Feynman also made some observations on topics that are not of interest to most scientists.

On unquestioned and unchecked authority:
"A teacher who has some idea of how to teach her children is forced by the school system to do it in some other way—or is even fooled by the school system into thinking that her method is not necessarily a good one. Or a parent of bad boys, after disciplining them in one way or another, feels guilty for the rest of her life because she didn't do "the right thing," according to the experts." [p. 310]
On redistribution of wealth:
"[T]he idea of distributing everything evenly is based on a theory that there's only X amount of stuff in the world, that somehow we took it away from the poorer countries in the first place, and therefore we should give it back to them." [p. 257]
[Feynman is right. In the same paragraph, he speculates that some countries are poorer than others because they lack development and machinery. Although he could not identify the deeper cause of poverty—the lack of freedom and ideas—he does come close when he says that machinery, in turn, requires "concentration of capital".]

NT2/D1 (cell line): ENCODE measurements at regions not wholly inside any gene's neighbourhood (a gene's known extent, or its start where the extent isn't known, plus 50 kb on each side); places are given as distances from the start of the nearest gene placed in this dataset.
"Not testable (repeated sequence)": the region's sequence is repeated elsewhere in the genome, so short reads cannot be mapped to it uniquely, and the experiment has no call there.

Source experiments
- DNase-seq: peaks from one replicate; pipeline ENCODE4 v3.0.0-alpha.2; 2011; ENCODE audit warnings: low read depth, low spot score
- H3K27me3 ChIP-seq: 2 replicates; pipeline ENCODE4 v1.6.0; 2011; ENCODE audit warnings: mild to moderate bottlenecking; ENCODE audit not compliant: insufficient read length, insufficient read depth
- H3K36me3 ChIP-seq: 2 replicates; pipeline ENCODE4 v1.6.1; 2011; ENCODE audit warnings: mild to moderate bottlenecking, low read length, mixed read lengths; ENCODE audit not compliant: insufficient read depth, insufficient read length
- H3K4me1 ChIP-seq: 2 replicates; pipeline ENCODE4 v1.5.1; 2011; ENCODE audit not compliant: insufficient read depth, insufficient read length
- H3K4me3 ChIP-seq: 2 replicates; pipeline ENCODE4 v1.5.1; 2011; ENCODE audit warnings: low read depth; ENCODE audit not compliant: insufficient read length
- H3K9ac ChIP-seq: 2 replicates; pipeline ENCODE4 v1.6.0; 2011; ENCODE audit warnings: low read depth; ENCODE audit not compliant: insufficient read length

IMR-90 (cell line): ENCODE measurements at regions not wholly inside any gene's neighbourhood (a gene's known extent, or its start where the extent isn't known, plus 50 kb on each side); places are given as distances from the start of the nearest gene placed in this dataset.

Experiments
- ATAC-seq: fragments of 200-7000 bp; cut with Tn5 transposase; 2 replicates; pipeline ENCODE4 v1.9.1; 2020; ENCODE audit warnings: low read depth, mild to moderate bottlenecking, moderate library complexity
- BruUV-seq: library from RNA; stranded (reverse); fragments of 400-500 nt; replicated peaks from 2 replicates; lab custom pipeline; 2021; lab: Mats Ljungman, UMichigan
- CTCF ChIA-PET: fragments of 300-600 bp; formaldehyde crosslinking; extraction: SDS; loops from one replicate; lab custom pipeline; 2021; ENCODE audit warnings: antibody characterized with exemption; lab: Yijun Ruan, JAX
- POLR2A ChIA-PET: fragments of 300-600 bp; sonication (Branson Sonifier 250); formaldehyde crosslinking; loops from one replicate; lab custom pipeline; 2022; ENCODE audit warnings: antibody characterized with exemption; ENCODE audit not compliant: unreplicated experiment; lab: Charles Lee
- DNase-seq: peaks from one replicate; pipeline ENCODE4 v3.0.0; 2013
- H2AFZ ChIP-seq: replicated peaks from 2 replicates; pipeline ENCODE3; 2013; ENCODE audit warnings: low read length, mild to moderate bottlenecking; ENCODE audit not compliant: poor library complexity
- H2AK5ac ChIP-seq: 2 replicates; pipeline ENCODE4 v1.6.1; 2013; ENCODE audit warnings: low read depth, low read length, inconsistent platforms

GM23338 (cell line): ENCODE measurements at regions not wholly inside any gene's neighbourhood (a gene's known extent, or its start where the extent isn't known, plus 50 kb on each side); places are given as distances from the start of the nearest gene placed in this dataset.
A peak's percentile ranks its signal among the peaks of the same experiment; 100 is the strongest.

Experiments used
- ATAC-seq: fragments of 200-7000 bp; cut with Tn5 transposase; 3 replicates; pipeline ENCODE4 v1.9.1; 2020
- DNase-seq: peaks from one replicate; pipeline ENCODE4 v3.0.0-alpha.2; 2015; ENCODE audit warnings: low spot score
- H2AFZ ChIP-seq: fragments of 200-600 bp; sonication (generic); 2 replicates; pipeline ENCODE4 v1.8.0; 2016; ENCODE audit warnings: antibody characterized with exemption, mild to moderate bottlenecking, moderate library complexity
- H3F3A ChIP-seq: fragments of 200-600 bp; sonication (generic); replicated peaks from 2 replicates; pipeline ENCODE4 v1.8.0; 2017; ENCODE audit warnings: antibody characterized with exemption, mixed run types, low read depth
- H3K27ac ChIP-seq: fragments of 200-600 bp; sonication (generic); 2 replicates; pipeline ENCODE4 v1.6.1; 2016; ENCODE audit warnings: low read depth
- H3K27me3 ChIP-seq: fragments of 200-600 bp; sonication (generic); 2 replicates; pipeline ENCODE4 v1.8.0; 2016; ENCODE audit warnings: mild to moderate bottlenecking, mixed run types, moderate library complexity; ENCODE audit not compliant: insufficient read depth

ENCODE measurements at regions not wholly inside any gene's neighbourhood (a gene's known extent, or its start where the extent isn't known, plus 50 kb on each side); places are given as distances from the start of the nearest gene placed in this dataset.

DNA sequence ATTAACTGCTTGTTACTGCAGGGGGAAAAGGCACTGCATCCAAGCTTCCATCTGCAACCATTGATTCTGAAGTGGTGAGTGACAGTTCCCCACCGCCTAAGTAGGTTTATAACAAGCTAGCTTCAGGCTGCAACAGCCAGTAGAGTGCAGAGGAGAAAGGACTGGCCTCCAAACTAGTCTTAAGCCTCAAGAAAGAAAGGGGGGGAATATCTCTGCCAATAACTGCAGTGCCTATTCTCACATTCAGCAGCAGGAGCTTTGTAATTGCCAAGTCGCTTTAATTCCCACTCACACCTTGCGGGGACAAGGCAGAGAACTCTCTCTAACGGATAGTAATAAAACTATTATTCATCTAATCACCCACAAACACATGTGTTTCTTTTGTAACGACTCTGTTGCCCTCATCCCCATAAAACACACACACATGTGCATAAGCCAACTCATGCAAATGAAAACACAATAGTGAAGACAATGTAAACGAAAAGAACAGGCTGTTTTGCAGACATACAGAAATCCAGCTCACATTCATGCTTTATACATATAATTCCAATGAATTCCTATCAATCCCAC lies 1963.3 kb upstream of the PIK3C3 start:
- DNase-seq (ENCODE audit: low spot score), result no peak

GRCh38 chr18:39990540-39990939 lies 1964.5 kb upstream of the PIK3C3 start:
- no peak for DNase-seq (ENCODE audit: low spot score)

Since Feynman was a physicist, and not a philosopher, I find it remarkable that he held such unconventional and superb ideas. What kept me flipping the pages of the book were examples of how Feynman, whom I had already known as a brilliant physicist, first-handedly acquired and applied rational principles in his life. That, and the fact that the book is full of hilarious anecdotes that brought me loads of chuckles.

I hope that the quotes have encouraged you to gift yourself a Feynman book this Christmas. I certainly plan to read more from the man.

Update [Jul. 18, 16:50 UTC]: Slightly edited for clarity.

*The page number after each quote refers to the Bantam edition (paperback) published in February 1986.


  1. I enjoyed reading these Feynman quotes. I read a great essay about him in The Objective Standard. He was a fascinating man.

  2. I read this book a few years ago. One of the stories in it that you don't mention here, but which made a real impression on me, was his attempt to learn to speak Japanese. He learned some of the language, but quit the subject when he realized it's structural non-objectivity. The example in the book was, if you're asking someone if they want to see your garden, you have to say it's an ugly, poor garden, but if you want to see someone else's garden, you have to say it's gorgeous. So Feynman asked, "What about equations?" and he received the answer that this rule applies to equations as well. Feynman said, "But it's the same equation! How can it be awful when you write it, and amazing when the other guy writes it?" He was told that it didn't matter. So he basically said this was BS and gave up on learning Japanese.